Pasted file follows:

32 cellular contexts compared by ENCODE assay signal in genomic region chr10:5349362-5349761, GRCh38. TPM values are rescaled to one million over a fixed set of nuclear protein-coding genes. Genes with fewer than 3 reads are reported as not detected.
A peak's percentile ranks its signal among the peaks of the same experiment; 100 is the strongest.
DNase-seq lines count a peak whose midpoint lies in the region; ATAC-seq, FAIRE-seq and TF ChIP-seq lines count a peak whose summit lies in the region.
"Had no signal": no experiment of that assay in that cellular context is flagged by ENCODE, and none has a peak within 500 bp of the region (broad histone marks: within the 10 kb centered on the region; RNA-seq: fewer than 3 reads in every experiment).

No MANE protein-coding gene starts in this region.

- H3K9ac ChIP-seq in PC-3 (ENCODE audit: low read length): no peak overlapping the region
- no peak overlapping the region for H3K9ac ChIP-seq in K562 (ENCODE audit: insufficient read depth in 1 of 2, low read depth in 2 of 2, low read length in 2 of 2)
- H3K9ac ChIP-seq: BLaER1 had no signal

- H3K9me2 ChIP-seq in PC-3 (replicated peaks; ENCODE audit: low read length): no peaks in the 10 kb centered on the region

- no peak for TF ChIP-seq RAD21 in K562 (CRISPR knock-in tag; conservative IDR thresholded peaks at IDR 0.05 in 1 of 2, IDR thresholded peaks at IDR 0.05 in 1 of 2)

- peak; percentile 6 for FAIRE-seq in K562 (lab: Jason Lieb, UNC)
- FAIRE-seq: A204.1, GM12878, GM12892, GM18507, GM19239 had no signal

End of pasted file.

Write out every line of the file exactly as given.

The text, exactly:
32 cellular contexts compared by ENCODE assay signal in genomic region chr10:5349362-5349761, GRCh38. TPM values are rescaled to one million over a fixed set of nuclear protein-coding genes. Genes with fewer than 3 reads are reported as not detected.
A peak's percentile ranks its signal among the peaks of the same experiment; 100 is the strongest.
DNase-seq lines count a peak whose midpoint lies in the region; ATAC-seq, FAIRE-seq and TF ChIP-seq lines count a peak whose summit lies in the region.
"Had no signal": no experiment of that assay in that cellular context is flagged by ENCODE, and none has a peak within 500 bp of the region (broad histone marks: within the 10 kb centered on the region; RNA-seq: fewer than 3 reads in every experiment).

No MANE protein-coding gene starts in this region.

- H3K9ac ChIP-seq in PC-3 (ENCODE audit: low read length): no peak overlapping the region
- no peak overlapping the region for H3K9ac ChIP-seq in K562 (ENCODE audit: insufficient read depth in 1 of 2, low read depth in 2 of 2, low read length in 2 of 2)
- H3K9ac ChIP-seq: BLaER1 had no signal

- H3K9me2 ChIP-seq in PC-3 (replicated peaks; ENCODE audit: low read length): no peaks in the 10 kb centered on the region

- no peak for TF ChIP-seq RAD21 in K562 (CRISPR knock-in tag; conservative IDR thresholded peaks at IDR 0.05 in 1 of 2, IDR thresholded peaks at IDR 0.05 in 1 of 2)

- peak; percentile 6 for FAIRE-seq in K562 (lab: Jason Lieb, UNC)
- FAIRE-seq: A204.1, GM12878, GM12892, GM18507, GM19239 had no signal